The only two returning characters from Top Gun are Maverick and Iceman (Val Kilmer). Now, Kilmer has been suffering from throat cancer and can’t talk, I mean in real life, not this fiilm. So there was serious doubt that he would be in the film, but he is. And without going into spoilers, the scene that he and Cruise share together is perhaps the best of the entire film. It’s not about flying jets, no action or anything. Just two old friends talking and it really does pack a hell of a punch. The chemistry between the two is wonderful to see. And even though we’ve not seen anything of their relationship over the last 30-odd years, you still get a sense that these guys are close.

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The obligatory love interest for Maverick is Penelope Benjamin (Jennifer Connelly). Now, if you are a die-hard Top Gun fan, then that name may sound familiar. Penelope wasn’t in the first film but the name was mentioned. She was the girl that is referenced several times, the admiral’s daughter that Maverick has a few ‘high-speed passes’ with.

But outside of all the references and nostalgia for the first film, Top Gun: Maverick really does hold its own. The action scenes are brilliantly shot as Tom Cruise (a producer on the film) demanded that no CGI should be used and all the action be real. Real jets flying in real locations getting involved in real (scripted) conflict. It looks amazing too. As good as CGI can be at times, it really can not compete with the real thing. I’m sure some CGI was used to enhance the scenes but the jets themselves were real. The cast actually had to sit in real cockpits in real jets and were flown by real pilots to get all of the close-up shots. This film is far better for it too and the action here is really well done as it looks and feels very authentic.

The directing by Joseph Kosinski is top-notch too. This is one of the films that doesn’t feel like a scene is wasted, as if it is just there for ‘reasons’. Even the half-naked sports on a beach scene feels like it should be part of the film. Whereas, with the first film, you really do question what the point was. There is drama, emotion,  action and a bit of romance along the way. The whole thing really does feel very Top Gun. I’m not exactly a huge fan of Tom Cruise, I find him okay at best. But when he gets it right, he can be amazing. Here though, I absolutely loved him. His Maverick is older and a little wiser here, but he still has that cocky arrogance and charm that was there with the character in the first film. It may be 36 years later but quite honestly, this feels like it could’ve been made a couple of years after the original.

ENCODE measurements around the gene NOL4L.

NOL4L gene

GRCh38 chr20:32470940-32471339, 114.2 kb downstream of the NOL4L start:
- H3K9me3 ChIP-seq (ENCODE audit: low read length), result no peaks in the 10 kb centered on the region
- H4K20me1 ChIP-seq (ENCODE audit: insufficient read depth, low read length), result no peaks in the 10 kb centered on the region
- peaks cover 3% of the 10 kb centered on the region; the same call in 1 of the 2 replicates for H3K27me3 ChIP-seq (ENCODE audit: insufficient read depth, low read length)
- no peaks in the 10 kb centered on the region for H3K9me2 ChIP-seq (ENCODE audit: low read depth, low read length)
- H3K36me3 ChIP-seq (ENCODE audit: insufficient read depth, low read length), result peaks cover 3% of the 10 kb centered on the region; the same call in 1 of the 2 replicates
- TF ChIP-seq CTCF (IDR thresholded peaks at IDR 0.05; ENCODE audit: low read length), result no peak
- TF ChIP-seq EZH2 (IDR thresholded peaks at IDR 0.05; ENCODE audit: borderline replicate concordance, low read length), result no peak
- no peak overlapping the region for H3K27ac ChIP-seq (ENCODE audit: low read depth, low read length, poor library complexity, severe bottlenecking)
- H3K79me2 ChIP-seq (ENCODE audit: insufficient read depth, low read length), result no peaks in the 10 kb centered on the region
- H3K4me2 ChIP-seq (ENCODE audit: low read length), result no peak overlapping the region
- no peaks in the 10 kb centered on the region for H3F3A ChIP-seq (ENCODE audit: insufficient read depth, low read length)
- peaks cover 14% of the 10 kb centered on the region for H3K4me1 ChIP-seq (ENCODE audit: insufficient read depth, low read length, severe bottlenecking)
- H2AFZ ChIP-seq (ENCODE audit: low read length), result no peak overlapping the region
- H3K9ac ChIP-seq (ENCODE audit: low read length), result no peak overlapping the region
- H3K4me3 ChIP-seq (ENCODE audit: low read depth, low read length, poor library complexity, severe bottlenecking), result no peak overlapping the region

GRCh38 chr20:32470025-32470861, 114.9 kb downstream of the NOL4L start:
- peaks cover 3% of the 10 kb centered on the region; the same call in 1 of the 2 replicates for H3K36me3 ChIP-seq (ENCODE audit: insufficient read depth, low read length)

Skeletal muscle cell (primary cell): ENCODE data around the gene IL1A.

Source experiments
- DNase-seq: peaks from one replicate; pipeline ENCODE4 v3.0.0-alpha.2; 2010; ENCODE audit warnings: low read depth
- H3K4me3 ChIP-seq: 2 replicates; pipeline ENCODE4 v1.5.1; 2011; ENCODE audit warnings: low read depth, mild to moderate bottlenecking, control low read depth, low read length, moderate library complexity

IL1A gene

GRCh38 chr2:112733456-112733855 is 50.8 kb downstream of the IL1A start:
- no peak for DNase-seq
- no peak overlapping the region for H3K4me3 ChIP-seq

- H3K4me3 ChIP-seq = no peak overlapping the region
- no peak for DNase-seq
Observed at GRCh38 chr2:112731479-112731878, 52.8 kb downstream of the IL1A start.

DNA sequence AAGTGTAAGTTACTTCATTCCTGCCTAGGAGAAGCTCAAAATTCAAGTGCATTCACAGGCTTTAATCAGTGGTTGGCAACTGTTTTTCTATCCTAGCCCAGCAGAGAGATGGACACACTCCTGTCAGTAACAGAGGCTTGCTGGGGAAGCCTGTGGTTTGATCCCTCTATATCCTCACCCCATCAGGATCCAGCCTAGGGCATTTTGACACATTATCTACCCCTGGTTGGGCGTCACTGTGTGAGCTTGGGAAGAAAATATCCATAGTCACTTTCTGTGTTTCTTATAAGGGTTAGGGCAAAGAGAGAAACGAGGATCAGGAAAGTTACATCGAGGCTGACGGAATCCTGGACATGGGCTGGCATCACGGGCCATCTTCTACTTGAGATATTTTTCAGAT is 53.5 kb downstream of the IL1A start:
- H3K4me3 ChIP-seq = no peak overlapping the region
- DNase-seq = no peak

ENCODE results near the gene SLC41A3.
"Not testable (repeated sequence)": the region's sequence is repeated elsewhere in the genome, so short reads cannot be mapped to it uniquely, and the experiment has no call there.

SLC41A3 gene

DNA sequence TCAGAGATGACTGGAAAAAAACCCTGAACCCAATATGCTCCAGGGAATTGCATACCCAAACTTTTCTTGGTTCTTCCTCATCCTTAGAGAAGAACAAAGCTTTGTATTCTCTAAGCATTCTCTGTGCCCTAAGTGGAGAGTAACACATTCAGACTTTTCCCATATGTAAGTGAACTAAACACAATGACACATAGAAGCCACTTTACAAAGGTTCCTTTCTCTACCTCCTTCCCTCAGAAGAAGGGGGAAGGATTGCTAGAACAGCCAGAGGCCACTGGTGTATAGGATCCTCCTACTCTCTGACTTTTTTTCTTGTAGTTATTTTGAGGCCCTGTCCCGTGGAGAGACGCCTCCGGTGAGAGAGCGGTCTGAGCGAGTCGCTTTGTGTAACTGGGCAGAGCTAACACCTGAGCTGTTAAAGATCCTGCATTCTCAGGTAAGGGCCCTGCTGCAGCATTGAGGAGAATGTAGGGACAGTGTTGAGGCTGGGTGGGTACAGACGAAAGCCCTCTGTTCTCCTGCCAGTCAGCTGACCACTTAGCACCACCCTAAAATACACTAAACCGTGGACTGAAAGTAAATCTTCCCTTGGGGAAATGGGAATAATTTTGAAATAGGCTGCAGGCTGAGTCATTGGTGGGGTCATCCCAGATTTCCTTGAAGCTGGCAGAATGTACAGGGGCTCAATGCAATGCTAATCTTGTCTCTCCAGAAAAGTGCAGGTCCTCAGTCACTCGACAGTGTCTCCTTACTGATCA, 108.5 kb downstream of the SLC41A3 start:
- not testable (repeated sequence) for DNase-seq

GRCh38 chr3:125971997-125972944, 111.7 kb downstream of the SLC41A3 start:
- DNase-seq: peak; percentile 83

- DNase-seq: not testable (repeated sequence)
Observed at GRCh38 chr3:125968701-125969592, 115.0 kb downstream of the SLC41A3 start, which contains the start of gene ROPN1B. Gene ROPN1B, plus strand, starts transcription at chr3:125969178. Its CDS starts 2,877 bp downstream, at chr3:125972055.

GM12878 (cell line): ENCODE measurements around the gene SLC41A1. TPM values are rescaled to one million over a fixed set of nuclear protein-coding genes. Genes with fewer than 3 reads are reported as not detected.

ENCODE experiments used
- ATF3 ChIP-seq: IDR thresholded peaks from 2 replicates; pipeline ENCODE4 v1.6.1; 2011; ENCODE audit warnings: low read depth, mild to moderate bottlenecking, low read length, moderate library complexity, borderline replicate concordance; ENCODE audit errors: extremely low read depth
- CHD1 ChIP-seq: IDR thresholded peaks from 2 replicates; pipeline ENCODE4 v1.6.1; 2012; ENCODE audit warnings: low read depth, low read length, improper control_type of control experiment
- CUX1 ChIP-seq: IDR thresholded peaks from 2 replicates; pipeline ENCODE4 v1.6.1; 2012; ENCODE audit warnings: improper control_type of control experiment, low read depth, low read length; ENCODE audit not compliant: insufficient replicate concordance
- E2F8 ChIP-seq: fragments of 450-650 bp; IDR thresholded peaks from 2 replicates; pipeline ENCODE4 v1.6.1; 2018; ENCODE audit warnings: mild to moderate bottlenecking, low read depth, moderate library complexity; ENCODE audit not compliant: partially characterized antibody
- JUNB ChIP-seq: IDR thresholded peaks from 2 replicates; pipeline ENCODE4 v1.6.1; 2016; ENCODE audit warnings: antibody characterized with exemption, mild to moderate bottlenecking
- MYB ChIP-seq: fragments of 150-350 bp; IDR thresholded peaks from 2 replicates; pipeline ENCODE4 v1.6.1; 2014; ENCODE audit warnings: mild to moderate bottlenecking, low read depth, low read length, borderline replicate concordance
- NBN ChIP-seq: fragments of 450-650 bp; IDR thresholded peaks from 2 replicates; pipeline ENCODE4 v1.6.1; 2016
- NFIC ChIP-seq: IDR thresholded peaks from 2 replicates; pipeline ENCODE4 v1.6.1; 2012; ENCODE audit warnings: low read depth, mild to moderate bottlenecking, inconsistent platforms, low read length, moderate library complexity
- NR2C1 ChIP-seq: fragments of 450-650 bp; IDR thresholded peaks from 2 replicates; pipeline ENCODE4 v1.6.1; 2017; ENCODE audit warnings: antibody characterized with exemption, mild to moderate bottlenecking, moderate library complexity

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Top Gun: Maverick is brilliant. I really wasn’t expecting it to be at all though. As a big fan of the original and being very wary of legacy sequels like this, I was ready to roll my eyes in disappointment. However, by the time the end credits were doing their thing, I had a massive grin on my face. This isn’t just a sequel to a classic film, this is a very worthy sequel to a classic film. Dare I say it, even better than the first film… yes I do dare. The nostalgia is there and even with a lot of remade scenes, it never felt out of place. There is a bit in the last act of the film with a none-too-subtle ‘I may be old but I can still, do what I do’ analogy and even this made sense within the film itself. With a slightly over 2 hour runtime that just flew by (no pun), I recommend that you get this watched ASAP. Was it worth the three decade and several delays wait? Oh yeah.

Movie Review: Scream

I’ve always had a bit of a love/hate relationship with the Scream franchise. The first film did feel fresh and slightly unique at the time. Though personally speaking, I’ve always felt that Wes Craven did the whole self-referential, meta-horror film thing far better a couple of years earlier with New Nightmare.

Anyway, I did enjoy the first Scream and it reinvigorated the dying slasher sub-genre by poking a very self-referential finger at it. Watching the first film now, it feels very cliché but at the time, it really was quite a revelation to the horror genre. Scream 2 decided to take on the topic of sequels with its meta writing. Scream 3 tackled the horror trilogy, while Scream 4 poked fun at horror remakes. The first film really was quite brilliant, the first sequel was okay but the concept was already beginning to feel stale. The third and fourth films, which I have seen, I couldn’t tell you a thing about them as they were so unforgettable and tired.

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Now twenty-six years after that first iconic movie comes Scream 5… or just Scream as it is titled. My dislike for movies that fuck up their titles like this aside, this fifth film also has a horror film subject as it attempts to make light of, the reboot/sequel… or requel as the kids say these days.

Okay, so I’m not doing spoilers here, so this is safe to read if you have not yet seen Scream… the fifth film, not the original film.

Scream wastes no time in getting to the meta writing as it opens up with what is basically a remake of the opening scene from the original film… as seen in the trailer. Let this set the tone for what this film is. A film that very heavily references the first film while trying to be new. Scream falls into the whole legacy sequel thing that is on-trend right now. A sequel to a film from a few decades ago trying to breathe new life into an older franchise.